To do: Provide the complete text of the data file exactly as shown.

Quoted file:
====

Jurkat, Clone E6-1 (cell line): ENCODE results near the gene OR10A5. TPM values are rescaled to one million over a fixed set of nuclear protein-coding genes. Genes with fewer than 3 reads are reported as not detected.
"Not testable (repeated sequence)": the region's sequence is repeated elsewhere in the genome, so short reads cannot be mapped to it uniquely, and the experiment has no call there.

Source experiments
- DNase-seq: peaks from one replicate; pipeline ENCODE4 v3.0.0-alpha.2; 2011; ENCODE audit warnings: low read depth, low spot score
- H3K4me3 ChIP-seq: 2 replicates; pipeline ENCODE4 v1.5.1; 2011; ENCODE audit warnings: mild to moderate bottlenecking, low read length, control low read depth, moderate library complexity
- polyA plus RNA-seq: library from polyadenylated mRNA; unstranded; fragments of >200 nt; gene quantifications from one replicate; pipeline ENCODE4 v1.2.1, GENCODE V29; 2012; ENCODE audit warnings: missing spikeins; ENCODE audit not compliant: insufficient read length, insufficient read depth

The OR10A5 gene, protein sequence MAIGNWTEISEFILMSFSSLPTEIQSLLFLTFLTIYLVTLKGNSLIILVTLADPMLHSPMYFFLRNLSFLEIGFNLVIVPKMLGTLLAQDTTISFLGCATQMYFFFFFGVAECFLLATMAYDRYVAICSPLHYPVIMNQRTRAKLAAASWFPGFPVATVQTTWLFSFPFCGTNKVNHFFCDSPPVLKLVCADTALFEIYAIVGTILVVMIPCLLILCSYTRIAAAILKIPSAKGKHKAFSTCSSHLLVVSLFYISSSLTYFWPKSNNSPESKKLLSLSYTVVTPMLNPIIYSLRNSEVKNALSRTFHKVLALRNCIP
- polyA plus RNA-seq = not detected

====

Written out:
Jurkat, Clone E6-1 (cell line): ENCODE results near the gene OR10A5. TPM values are rescaled to one million over a fixed set of nuclear protein-coding genes. Genes with fewer than 3 reads are reported as not detected.
"Not testable (repeated sequence)": the region's sequence is repeated elsewhere in the genome, so short reads cannot be mapped to it uniquely, and the experiment has no call there.

Source experiments
- DNase-seq: peaks from one replicate; pipeline ENCODE4 v3.0.0-alpha.2; 2011; ENCODE audit warnings: low read depth, low spot score
- H3K4me3 ChIP-seq: 2 replicates; pipeline ENCODE4 v1.5.1; 2011; ENCODE audit warnings: mild to moderate bottlenecking, low read length, control low read depth, moderate library complexity
- polyA plus RNA-seq: library from polyadenylated mRNA; unstranded; fragments of >200 nt; gene quantifications from one replicate; pipeline ENCODE4 v1.2.1, GENCODE V29; 2012; ENCODE audit warnings: missing spikeins; ENCODE audit not compliant: insufficient read length, insufficient read depth

The OR10A5 gene, protein sequence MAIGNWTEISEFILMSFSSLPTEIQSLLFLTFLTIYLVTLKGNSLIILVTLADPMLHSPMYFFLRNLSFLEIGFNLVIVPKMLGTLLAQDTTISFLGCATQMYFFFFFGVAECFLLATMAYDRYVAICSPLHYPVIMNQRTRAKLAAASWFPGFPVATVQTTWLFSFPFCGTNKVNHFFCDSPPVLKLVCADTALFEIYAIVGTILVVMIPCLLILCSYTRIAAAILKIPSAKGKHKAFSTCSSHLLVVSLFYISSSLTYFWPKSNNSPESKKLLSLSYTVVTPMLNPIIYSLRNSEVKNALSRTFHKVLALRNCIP
- polyA plus RNA-seq = not detected